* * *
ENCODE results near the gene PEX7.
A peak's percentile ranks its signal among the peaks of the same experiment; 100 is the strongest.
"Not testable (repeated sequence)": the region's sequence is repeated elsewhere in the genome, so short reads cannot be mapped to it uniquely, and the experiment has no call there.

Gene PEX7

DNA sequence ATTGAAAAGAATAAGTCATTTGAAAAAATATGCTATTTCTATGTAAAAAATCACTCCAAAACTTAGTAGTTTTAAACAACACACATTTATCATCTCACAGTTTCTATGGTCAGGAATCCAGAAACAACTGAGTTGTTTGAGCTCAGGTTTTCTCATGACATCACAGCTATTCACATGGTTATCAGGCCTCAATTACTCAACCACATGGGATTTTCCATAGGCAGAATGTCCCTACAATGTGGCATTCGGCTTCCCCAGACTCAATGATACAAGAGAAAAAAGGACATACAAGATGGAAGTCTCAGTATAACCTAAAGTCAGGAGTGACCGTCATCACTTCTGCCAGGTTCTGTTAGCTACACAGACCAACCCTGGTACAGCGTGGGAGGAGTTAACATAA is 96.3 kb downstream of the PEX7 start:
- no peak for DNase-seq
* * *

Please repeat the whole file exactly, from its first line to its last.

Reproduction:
ENCODE results near the gene PEX7.
A peak's percentile ranks its signal among the peaks of the same experiment; 100 is the strongest.
"Not testable (repeated sequence)": the region's sequence is repeated elsewhere in the genome, so short reads cannot be mapped to it uniquely, and the experiment has no call there.

Gene PEX7

DNA sequence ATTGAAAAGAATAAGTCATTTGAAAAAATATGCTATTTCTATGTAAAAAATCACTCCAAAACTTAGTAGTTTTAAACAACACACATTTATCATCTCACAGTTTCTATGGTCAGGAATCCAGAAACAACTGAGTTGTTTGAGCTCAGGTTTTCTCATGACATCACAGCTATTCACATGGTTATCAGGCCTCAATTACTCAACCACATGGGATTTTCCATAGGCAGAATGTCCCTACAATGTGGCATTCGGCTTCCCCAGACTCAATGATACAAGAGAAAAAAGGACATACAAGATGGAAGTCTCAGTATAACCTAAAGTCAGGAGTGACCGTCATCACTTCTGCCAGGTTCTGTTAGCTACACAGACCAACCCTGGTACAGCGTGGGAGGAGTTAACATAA is 96.3 kb downstream of the PEX7 start:
- no peak for DNase-seq